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The Growth and Future of Australian Wine Exports in the UK Market

Exploring Trends, Regional Popularity, and Marketing Strategies

Australian wine exports to the UK have seen positive growth in recent years. This momentum can be attributed to various factors, including strategic responses to market fluctuations and innovative marketing approaches. As Wine Australia continues to capitalize on these trends, it is essential to understand the current dynamics of the UK wine market, the popular regions and grape varietals, and the new initiatives being launched to maintain and grow Australia's presence in this competitive market. In this interview with Laura Jewell MW, Regional General Manager at Wine Australia we delve into these aspects, exploring how Wine Australia plans to sustain and expand its influence in the UK.

Laura, Australian wine exports to the UK have seen positive growth in recent years. What factors do you believe have contributed to this trend, and how does Wine Australia plan to capitalize on this momentum?

There has been considerable fluctuation in export levels to the UK over the past few years, which was largely attributable to the process of leaving the European Union and the COVID-19 pandemic. In 2020, there was a steep rise in exports caused by these two factors working together. Brexit led to an increase in exports due to the demand for getting products into the market before the transition came to a close, and the off-trade category (where Australia holds the number one position) benefitted from the closure of the on-trade during the COVID-19 pandemic, which led to a further increase in exports to the UK.

As the on-trade re-opened in 2021 and 2022, there was a counter-swing in the demand for Australian wine as Australia’s share in the on-trade is substantially lower than that of the off-trade. Export value has now returned to a similar level as it was pre-Brexit. However, the UK is experiencing economic hardship with the cost of living crisis, and the additional duties on wine will squeeze margins for companies in the market, so it is likely that Australian exports to the UK will remain steady, but not see much increase in the next few years.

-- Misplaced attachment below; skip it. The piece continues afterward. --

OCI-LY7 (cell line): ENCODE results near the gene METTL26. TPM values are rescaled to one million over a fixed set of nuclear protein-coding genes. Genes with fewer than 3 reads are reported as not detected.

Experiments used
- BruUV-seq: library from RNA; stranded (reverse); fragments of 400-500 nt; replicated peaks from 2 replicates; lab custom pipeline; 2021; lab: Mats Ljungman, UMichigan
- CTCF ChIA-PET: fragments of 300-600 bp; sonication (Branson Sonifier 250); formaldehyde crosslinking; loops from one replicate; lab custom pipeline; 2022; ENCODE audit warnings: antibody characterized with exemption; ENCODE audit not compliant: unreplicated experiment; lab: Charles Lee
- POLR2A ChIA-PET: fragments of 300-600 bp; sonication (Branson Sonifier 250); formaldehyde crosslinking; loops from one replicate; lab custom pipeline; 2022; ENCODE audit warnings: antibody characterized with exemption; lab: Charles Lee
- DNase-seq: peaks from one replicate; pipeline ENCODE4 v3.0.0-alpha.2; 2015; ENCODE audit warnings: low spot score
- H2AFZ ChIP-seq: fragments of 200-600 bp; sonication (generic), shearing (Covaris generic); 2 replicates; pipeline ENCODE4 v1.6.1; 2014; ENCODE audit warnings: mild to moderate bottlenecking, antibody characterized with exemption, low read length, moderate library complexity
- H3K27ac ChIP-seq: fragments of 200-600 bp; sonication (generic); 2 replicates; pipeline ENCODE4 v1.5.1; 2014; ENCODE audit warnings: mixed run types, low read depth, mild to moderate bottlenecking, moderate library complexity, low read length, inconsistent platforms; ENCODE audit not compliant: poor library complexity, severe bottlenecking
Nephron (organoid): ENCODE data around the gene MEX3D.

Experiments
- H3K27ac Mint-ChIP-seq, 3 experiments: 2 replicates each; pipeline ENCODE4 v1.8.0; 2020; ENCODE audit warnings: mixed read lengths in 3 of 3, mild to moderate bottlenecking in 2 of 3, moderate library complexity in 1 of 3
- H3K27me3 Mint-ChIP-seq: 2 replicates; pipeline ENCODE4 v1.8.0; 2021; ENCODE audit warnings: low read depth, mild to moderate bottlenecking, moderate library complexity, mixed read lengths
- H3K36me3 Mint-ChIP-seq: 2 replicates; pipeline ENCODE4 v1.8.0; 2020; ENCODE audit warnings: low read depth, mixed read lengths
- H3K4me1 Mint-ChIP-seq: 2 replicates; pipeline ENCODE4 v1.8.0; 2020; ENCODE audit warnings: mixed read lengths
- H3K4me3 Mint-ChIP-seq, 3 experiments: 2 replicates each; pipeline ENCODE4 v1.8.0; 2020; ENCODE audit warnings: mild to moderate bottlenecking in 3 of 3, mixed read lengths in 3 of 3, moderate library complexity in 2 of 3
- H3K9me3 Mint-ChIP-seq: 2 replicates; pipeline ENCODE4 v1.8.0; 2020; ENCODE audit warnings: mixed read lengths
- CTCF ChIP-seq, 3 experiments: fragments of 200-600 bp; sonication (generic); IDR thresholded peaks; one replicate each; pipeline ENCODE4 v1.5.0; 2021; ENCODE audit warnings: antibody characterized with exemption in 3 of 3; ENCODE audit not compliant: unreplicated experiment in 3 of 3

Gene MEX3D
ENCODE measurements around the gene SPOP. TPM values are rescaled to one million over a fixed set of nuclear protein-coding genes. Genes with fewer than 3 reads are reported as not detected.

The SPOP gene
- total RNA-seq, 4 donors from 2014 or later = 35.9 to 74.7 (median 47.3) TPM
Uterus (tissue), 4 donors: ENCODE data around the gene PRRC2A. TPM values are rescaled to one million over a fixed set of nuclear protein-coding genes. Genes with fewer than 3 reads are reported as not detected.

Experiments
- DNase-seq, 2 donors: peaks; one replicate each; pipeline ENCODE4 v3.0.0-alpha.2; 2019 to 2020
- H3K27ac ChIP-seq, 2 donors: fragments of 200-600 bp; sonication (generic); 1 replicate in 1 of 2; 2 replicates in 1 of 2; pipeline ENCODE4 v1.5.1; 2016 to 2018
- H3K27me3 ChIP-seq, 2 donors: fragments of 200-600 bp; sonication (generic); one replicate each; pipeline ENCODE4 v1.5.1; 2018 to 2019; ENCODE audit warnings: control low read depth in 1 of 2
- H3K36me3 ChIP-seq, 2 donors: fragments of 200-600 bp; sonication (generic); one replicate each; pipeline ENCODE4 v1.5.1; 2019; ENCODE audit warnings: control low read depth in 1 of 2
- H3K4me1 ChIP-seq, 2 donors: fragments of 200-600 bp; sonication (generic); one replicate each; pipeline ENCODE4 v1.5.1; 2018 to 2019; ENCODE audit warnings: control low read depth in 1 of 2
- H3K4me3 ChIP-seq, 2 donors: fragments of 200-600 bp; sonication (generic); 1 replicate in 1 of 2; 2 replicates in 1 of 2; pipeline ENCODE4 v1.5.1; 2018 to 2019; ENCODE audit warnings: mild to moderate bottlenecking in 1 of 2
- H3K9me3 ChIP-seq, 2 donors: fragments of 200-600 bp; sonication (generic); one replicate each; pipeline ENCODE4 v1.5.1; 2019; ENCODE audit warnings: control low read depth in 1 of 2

Image: Australia Trade Tasting 2024

Which Australian wine regions and grape varietals are currently popular in the UK market? How does Wine Australia track and respond to changing consumer preferences in the UK?

With ancient soils, innovative winemakers, and diverse climates, Australia has so much to offer and is home to more than 150 grape varieties across 65 wine regions. While the classic varieties and famous regions are still proving very popular, there is a lot of excitement for new wave styles like minimal intervention and natural wines, fresh vibrant reds such as Grenache and Gamay, and alternative varieties such as Assyrtiko, Vermentino, and Nebbiolo. We keep up-to-date with consumer research and consumption data and we share this with brands, producers, and exporters in our Market Explorer hub on our website. 

The UK is known for its diverse and competitive wine market. How does Wine Australia differentiate Australian wines in this market, particularly in terms of branding, marketing strategies, and consumer engagement?

We know that the UK is a mature and knowledgeable market, but there is still a lot of work to be done to prove that Australia is not one large producing region, but has multiple styles, varieties, and regional variations to suit the most demanding of buyers. Our award-winning wines deliver on the promise of quality at every price point, expressing our generational knowledge, adventurous spirit, and deep commitment to our craft. We demonstrate this through education, working closely with the WSET and the IMW in addition to offering our Australian Wine Discovered education site free to all users. The big brands do a fantastic job of keeping Australian wine at the forefront of consumer minds, and we build on that through tastings and events to showcase the smaller and medium brands and wineries.

Image: Australian Wine, ProWein 2024.

The UK market has shown a growing interest in sustainability and ethical practices. How does Wine Australia promote the sustainability credentials of Australian wines to appeal to environmentally conscious consumers in the UK?